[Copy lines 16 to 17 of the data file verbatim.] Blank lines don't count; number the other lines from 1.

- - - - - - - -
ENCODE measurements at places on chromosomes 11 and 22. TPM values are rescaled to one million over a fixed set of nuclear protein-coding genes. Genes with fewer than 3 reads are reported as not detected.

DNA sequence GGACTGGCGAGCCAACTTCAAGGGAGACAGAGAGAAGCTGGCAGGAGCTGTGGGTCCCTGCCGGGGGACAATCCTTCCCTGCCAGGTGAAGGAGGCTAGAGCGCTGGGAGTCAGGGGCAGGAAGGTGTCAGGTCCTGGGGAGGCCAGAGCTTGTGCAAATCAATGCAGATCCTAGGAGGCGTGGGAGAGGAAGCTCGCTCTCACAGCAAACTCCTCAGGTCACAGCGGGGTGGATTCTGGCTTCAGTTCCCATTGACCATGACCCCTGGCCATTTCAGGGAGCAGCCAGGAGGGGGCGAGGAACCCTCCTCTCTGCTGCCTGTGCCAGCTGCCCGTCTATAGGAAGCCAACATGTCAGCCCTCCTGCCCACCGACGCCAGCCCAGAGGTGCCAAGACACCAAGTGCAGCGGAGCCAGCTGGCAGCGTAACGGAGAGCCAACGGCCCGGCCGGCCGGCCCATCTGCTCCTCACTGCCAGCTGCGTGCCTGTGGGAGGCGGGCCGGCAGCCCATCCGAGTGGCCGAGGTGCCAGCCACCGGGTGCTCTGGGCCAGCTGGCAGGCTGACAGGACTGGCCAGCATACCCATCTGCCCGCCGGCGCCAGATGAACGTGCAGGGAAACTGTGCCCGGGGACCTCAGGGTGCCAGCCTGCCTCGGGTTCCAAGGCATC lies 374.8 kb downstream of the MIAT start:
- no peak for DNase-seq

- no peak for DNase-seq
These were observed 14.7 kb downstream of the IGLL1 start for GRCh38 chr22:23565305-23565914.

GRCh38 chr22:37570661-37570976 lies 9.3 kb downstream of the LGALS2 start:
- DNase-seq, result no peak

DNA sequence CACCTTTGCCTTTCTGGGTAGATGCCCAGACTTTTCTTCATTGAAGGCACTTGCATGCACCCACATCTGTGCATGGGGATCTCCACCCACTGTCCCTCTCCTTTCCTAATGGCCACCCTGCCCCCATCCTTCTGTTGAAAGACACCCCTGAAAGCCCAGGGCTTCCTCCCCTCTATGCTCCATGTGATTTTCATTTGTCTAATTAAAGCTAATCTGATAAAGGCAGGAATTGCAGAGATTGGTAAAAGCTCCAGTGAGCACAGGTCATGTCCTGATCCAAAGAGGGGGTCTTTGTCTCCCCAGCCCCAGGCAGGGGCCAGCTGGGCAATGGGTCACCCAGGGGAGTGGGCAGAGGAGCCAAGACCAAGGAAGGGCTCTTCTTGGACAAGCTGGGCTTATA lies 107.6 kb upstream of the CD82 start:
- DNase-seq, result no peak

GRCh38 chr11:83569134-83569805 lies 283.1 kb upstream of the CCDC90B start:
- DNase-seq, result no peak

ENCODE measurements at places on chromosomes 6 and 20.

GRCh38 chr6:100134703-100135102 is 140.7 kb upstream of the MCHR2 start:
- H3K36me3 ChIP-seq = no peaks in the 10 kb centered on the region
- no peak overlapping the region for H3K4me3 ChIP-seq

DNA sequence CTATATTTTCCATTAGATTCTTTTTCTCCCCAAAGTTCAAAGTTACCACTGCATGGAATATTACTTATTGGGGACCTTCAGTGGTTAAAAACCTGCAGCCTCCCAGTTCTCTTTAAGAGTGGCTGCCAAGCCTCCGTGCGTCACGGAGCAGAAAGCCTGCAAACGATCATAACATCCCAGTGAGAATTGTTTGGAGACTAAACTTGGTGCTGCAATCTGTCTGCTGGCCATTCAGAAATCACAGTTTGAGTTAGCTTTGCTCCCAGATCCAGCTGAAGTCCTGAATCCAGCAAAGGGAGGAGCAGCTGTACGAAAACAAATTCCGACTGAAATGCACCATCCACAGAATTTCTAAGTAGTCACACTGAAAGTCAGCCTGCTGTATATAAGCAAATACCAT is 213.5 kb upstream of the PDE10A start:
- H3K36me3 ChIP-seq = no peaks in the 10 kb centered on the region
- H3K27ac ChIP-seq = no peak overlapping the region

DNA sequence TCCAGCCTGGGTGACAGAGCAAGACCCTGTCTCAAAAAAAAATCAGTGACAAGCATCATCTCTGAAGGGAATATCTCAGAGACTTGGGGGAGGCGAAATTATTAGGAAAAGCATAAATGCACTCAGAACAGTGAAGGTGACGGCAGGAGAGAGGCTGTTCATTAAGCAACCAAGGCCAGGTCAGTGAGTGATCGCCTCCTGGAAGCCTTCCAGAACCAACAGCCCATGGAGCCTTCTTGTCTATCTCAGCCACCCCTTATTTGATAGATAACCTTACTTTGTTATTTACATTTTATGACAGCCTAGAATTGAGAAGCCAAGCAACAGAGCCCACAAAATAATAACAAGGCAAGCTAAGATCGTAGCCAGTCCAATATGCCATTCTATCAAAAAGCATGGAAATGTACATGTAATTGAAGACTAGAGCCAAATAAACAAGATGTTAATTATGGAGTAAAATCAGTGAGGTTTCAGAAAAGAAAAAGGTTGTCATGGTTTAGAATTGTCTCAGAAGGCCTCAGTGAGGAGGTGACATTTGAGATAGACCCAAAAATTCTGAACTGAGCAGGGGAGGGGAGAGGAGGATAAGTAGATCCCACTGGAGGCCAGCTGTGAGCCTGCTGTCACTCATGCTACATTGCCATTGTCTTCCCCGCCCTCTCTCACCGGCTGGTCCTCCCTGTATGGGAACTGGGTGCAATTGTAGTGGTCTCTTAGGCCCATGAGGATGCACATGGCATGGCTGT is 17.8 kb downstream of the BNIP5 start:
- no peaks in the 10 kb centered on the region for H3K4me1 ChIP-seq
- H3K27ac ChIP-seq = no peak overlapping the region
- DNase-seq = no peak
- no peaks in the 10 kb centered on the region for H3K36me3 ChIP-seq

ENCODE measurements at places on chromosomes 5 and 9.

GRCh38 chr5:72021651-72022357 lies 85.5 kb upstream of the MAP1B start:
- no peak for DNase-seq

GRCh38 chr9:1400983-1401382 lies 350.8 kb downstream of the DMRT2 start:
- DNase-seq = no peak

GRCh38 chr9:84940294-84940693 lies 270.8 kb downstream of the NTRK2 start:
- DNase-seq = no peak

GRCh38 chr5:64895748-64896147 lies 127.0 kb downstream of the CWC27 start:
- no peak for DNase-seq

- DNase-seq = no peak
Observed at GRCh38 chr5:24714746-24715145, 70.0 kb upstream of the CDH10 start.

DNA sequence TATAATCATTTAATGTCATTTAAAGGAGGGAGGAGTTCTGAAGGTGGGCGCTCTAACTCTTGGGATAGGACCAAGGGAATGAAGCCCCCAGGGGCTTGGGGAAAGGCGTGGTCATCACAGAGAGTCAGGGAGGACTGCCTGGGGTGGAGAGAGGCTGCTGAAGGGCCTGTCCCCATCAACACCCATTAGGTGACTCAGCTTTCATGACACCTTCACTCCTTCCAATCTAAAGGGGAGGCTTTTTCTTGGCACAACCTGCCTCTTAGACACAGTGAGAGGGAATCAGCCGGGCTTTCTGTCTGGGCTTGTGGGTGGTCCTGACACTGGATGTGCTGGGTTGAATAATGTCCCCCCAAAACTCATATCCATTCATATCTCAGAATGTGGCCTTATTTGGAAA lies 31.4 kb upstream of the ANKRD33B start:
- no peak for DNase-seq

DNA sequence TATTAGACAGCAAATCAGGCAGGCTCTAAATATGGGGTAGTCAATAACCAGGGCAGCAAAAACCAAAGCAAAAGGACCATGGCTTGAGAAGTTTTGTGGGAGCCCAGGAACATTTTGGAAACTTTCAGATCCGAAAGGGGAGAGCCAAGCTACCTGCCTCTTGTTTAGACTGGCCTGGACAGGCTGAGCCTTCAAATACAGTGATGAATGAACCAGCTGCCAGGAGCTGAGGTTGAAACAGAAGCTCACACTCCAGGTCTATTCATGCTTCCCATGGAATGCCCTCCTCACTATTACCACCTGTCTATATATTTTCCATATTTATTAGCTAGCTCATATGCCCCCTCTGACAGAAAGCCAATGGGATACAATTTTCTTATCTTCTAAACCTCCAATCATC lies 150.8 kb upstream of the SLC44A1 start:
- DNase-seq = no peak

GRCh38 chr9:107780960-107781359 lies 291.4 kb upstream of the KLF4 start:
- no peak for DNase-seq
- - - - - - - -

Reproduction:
DNA sequence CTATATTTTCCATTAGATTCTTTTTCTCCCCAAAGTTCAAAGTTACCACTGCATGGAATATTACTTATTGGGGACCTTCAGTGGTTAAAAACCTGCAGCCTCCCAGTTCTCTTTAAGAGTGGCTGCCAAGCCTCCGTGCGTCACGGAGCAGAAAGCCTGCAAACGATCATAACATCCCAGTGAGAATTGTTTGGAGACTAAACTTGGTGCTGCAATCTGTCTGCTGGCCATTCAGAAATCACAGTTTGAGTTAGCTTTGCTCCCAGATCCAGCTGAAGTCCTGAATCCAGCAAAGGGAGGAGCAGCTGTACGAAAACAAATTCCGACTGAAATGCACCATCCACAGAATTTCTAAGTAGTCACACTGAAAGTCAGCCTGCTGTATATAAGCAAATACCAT is 213.5 kb upstream of the PDE10A start:
- H3K36me3 ChIP-seq = no peaks in the 10 kb centered on the region